Piloting of Updated National Evidence-based Nursing Educational Materials

Four inquisitive looks scan me - the teacher who will lead the subject with a mysterious and intriguing name for them - evidence-based nursing practice. I, in turn, experienced feelings that are probably akin to the sensations of an astronaut who went into outer space. Is it a joke to conduct classes with yesterday’s schoolgirls who have only the first semester of studies at our renowned university, which includes mainly general subjects. Whether he or she is a resident doctor, or even graduate student with sufficient clinical experience, with whom, in the opinion of many of my colleagues, you can conduct a substantive conversation!

My experiences turned out to be in vain because first-year students of the faculty of nursing had the trump cards that always led to success in mastering the new - curiosity, a flexible mind, unclouded look, a desire to know more. On the other hand, I turned out to be technically quite prepared, in my arsenal were methodological materials prepared during a master class in Ljubljana, held last November with the participation of teachers from Semey State Medical University, West Kazakhstan State Medical University, KarSMU, Ukrainian University, LAMK Universities, JAMK, Hanze, and the hosts of the meeting Angela Boskin Faculty of Health Care employees. Our Kazakhstani and European colleagues tried to make out all the pitfalls of conducting evidence-based nursing practice in junior courses. In preparing the material, we decided to keep in mind the fact that the incorrect perception of discipline in students who do not have a sufficient understanding of nursing practice in real conditions can complicate the further development of the subject in the fourth year.

Adapted lectures, Kazakh tasks with a Finnish filling set the pace and rhythm for our classes, and the independent work in the form of a real interview with senior colleagues - nurses of partner hospitals - made us look at discipline as an exciting quest where team spirit, narrative logic, are essential, ingenuity, inquisitiveness of a real research journalist. In carrying out all the tasks, the students were primarily guided by the principles of academic honesty - they did not allow plagiarism, tried to comply with deadlines, and be as independent as possible.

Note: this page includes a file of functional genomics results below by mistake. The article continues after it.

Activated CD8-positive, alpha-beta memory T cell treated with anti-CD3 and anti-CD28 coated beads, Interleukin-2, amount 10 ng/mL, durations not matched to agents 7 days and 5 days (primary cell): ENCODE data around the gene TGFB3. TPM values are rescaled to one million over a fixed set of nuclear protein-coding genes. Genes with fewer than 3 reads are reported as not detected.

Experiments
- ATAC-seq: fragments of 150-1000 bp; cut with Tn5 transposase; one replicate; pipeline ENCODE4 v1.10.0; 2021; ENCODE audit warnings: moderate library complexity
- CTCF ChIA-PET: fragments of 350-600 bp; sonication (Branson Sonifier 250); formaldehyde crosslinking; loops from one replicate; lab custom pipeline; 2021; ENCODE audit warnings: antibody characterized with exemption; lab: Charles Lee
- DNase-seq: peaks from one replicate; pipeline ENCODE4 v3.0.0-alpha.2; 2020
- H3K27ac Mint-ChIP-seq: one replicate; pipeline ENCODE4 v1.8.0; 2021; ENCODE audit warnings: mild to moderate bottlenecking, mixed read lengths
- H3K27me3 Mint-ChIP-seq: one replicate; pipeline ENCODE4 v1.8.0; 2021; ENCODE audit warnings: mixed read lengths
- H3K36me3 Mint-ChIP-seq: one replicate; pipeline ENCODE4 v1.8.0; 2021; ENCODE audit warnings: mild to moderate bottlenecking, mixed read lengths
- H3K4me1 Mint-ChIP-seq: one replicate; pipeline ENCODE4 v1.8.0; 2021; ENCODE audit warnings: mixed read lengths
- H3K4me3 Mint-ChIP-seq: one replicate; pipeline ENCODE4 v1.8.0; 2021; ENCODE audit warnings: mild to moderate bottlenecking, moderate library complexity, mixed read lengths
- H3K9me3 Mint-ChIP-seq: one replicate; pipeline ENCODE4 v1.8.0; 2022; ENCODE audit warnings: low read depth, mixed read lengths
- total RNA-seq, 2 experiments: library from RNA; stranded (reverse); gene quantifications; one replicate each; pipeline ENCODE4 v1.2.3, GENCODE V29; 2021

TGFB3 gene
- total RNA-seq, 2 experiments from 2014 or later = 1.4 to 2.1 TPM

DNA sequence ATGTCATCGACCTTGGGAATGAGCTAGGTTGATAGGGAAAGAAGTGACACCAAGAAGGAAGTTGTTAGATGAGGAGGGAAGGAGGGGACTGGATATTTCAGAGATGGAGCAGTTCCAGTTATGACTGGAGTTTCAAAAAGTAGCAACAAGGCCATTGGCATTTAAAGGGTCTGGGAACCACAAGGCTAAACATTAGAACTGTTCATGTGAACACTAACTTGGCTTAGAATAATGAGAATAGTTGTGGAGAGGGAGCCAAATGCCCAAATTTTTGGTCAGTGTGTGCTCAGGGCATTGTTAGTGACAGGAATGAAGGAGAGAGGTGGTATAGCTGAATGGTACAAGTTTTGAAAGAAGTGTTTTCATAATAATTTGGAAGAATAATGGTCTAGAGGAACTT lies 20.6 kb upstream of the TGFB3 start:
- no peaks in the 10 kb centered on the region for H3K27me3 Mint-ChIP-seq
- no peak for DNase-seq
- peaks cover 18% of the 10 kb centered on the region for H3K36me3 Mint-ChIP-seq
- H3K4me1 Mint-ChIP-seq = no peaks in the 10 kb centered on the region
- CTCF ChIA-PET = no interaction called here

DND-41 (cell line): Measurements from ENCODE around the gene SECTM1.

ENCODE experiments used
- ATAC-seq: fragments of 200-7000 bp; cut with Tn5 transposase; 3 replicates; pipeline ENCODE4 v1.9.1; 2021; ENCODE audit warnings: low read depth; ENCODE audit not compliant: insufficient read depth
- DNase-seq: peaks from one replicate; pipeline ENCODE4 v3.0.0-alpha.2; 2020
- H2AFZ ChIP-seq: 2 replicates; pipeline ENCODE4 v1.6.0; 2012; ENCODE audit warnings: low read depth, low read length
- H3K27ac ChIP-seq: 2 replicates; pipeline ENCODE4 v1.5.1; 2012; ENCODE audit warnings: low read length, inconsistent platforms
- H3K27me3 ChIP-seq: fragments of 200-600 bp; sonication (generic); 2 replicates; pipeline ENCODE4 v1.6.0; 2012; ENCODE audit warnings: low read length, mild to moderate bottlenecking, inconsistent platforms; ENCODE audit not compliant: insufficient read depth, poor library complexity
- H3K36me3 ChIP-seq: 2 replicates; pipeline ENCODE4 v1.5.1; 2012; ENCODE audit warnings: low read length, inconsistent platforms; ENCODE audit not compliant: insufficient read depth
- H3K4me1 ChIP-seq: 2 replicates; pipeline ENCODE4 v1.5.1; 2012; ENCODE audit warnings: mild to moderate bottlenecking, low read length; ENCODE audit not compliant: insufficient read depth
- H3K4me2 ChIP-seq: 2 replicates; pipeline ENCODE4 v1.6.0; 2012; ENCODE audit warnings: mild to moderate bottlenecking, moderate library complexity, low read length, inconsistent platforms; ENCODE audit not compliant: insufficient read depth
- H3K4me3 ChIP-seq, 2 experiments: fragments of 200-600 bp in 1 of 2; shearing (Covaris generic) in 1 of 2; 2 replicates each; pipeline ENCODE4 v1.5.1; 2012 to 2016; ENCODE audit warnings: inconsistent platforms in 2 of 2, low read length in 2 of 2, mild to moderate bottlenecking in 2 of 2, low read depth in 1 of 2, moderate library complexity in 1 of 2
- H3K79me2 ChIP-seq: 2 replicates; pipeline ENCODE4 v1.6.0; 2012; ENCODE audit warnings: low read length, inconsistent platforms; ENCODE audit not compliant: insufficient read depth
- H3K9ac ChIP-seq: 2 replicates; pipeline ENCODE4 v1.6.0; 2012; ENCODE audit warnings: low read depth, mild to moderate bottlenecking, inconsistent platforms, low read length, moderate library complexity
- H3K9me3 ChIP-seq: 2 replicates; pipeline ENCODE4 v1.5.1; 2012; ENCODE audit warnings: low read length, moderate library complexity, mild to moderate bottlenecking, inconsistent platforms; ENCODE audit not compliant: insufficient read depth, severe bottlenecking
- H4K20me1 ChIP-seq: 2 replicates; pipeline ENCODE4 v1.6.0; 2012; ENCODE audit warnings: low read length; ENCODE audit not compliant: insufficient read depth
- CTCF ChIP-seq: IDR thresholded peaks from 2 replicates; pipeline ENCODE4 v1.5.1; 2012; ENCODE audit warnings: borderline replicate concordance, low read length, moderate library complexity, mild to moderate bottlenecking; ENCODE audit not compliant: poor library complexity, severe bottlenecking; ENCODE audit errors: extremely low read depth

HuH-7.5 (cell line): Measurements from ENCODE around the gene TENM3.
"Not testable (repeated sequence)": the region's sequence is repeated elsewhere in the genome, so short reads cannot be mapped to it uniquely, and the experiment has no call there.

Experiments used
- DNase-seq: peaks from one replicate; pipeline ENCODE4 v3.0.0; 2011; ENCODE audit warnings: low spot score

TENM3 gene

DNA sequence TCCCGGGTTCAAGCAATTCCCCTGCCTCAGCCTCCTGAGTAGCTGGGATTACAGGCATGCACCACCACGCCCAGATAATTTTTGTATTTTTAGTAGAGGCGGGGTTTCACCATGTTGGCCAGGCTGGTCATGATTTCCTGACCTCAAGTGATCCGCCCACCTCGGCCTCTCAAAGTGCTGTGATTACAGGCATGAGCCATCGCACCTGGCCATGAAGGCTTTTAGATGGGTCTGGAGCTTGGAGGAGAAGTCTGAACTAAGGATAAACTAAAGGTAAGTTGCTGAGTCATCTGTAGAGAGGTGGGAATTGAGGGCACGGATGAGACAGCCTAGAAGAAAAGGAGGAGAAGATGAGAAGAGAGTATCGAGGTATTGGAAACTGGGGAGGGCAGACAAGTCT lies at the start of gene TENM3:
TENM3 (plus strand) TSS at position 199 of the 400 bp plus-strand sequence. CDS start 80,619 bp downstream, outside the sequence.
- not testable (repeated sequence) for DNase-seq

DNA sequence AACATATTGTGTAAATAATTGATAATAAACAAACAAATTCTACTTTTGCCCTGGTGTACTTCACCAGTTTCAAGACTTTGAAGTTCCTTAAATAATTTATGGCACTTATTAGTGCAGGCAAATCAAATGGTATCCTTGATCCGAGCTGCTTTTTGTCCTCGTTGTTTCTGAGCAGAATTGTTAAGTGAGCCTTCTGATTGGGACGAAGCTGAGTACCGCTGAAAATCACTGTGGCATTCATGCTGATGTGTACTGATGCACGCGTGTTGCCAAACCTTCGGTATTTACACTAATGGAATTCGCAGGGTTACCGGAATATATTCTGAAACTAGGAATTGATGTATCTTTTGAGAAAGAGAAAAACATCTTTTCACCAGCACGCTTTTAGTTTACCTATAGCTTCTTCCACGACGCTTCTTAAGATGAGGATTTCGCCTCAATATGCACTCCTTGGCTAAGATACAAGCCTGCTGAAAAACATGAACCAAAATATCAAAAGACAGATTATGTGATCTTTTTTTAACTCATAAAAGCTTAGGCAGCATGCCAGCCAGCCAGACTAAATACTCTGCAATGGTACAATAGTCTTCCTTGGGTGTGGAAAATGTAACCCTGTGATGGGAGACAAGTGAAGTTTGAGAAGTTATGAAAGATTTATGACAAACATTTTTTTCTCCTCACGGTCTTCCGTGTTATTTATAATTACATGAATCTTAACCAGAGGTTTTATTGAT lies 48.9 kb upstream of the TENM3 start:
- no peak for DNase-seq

For my part, I learned from girls to talk about complicated things in simple words. When explaining complex definitions, classifications, and concepts during practical exercises, we tried to come to simple diagrams, graphs, and drawings as a result. Examples took the most obvious, the most vital, close to real conditions - what girls could observe in everyday life when visiting clinics while studying at school. I recall our first lesson - analysis of the definition of evidence-based nursing practice using hashtags (all girls have Instagram accounts), when all the words associated with evidence-based practice eventually crystallized into keywords (#knowledge, #research, #experience, #reason, #the trust).

What can I say at the end of the evidence-based nursing practice? I hope we managed to achieve the main goals of the discipline - to light the flame of research excitement, to establish the habit of filtering information through a sieve of critical thinking, and to learn to continually improve our professional skills through the prism of scientific achievements.

Author: Laura Kasym, PhD, Department of Dermatology and Cosmetology,  Medical University of Semey

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